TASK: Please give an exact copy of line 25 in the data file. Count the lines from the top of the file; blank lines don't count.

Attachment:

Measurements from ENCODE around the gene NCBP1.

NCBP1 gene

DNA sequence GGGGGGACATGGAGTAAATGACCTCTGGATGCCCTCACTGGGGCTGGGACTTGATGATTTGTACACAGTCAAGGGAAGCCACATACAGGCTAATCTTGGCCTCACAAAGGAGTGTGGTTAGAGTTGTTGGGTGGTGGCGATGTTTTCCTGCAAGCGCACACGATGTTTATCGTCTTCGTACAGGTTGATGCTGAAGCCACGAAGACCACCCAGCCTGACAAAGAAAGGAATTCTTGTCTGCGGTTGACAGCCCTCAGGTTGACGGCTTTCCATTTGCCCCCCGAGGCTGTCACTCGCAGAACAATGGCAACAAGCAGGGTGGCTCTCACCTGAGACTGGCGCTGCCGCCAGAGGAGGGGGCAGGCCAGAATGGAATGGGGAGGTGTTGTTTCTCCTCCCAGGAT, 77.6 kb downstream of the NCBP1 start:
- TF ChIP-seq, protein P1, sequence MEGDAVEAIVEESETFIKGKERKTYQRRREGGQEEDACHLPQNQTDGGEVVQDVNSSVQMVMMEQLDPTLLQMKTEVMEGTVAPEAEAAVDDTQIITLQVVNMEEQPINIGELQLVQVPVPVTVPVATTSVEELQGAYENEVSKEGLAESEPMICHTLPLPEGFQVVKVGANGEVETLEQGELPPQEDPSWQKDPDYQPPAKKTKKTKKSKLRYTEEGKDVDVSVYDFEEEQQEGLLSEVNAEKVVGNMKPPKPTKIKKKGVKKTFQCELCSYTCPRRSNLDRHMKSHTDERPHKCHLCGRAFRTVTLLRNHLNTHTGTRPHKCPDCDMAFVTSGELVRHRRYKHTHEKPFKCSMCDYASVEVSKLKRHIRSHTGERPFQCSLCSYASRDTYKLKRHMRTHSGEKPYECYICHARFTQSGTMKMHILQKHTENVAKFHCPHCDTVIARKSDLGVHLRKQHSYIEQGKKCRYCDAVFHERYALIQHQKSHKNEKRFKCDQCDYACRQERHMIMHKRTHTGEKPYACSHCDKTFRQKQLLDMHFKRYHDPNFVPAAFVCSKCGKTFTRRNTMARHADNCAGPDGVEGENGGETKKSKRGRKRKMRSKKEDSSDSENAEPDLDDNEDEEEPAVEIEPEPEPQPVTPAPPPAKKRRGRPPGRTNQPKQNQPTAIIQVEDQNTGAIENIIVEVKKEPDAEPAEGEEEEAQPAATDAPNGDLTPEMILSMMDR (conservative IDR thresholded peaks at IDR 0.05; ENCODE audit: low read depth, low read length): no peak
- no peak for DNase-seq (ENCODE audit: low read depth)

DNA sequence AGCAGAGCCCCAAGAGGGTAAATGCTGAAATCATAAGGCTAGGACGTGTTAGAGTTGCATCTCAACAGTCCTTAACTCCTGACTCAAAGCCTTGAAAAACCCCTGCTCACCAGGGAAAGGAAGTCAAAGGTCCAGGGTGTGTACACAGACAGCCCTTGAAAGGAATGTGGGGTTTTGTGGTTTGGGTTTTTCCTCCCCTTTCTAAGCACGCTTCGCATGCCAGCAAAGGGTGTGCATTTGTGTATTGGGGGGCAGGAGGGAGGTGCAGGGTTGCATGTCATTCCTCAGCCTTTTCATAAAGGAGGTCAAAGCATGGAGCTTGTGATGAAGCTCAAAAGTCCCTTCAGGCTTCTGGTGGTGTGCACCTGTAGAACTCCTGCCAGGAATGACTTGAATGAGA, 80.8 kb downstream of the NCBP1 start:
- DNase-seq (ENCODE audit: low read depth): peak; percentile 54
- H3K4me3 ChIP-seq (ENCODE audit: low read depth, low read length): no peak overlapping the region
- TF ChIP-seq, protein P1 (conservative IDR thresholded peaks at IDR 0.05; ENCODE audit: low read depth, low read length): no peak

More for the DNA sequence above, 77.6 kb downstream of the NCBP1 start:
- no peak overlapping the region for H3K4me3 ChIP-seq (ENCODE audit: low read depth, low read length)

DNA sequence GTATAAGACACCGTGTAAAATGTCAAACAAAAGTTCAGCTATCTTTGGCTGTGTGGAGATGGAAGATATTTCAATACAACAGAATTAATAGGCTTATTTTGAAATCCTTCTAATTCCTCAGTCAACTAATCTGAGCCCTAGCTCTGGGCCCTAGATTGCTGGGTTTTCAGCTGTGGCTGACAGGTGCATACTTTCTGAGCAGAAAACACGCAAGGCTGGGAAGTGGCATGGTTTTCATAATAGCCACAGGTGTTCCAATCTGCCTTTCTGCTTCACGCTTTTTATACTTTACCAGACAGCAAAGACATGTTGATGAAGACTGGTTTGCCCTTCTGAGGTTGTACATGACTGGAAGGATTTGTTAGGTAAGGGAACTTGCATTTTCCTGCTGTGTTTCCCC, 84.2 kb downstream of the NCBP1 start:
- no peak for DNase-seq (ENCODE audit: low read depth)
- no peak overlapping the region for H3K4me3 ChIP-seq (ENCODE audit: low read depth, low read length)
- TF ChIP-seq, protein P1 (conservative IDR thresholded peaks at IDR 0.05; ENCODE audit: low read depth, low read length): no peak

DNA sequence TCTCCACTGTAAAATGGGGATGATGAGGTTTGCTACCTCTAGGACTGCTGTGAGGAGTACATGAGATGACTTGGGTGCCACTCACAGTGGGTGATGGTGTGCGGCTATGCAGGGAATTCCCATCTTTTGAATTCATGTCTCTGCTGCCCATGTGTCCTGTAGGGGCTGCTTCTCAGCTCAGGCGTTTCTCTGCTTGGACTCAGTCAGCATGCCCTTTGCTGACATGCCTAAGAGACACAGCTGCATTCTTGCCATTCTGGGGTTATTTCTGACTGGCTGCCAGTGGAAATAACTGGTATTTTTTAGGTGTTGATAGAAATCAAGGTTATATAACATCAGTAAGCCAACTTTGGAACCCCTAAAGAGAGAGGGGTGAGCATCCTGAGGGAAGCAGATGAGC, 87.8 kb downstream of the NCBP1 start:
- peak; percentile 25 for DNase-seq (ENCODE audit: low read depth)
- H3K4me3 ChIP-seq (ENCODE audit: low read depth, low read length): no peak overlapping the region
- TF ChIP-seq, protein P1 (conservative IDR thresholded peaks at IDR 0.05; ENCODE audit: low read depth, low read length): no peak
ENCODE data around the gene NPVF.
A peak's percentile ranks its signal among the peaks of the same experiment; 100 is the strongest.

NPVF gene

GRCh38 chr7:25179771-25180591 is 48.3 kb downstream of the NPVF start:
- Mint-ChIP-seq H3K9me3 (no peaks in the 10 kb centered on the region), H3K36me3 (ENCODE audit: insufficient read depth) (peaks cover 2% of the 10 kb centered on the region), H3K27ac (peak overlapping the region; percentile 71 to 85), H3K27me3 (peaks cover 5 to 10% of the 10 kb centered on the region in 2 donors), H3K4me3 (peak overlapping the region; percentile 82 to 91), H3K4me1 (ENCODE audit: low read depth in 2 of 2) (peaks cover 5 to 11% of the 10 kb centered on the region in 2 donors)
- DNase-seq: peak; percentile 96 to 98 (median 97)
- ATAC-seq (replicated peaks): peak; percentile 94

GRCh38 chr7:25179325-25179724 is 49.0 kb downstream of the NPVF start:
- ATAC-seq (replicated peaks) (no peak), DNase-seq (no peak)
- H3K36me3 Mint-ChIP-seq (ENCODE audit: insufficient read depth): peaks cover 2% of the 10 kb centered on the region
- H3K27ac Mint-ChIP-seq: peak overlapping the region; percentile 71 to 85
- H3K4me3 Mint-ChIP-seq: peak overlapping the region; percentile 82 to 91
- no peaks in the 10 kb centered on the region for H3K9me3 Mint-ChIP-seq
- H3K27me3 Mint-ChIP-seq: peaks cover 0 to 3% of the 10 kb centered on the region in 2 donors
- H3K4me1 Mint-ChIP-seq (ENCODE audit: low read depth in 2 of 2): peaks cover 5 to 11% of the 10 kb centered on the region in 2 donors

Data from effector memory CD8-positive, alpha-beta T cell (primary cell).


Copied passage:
- DNase-seq: peak; percentile 96 to 98 (median 97)